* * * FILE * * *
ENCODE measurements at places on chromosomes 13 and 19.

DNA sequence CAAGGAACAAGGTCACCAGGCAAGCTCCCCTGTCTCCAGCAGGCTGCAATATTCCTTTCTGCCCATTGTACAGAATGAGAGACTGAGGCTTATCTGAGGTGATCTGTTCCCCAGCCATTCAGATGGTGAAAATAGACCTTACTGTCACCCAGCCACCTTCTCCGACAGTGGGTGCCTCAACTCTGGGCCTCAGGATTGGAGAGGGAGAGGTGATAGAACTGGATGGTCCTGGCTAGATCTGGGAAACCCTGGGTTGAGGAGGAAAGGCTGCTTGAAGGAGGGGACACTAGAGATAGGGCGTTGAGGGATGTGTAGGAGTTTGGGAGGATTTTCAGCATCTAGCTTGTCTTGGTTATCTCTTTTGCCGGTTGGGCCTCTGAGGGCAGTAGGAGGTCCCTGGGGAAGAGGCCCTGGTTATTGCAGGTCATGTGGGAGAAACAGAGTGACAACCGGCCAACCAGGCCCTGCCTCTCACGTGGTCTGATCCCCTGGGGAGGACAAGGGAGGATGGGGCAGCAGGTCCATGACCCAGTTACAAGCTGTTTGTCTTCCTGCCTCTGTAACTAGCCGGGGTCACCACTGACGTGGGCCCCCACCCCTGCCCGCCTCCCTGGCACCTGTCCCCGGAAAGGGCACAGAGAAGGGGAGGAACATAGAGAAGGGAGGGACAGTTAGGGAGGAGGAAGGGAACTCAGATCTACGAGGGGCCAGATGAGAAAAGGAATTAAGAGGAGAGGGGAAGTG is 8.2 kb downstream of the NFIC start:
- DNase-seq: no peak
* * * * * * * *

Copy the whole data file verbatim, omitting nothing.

ENCODE measurements at places on chromosomes 13 and 19.

DNA sequence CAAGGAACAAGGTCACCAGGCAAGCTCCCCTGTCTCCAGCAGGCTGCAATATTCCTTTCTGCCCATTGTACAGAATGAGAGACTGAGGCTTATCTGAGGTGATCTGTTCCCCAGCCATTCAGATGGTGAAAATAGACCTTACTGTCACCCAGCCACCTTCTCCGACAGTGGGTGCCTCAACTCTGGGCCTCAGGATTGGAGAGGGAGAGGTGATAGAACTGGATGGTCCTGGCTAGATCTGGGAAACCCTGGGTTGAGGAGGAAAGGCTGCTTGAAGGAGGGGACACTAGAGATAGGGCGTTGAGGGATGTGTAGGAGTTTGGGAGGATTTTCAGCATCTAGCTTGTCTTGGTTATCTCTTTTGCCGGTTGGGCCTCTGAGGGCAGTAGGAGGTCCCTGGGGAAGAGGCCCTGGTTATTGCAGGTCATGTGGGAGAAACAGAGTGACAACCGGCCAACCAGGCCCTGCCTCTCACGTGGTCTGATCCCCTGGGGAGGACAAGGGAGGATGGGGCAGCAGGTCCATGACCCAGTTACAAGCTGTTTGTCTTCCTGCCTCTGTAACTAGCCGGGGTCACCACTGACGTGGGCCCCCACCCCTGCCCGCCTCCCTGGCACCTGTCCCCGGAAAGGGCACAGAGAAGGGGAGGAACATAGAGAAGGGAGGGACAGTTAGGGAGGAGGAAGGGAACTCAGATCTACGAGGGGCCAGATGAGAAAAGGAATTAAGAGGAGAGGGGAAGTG is 8.2 kb downstream of the NFIC start:
- DNase-seq: no peak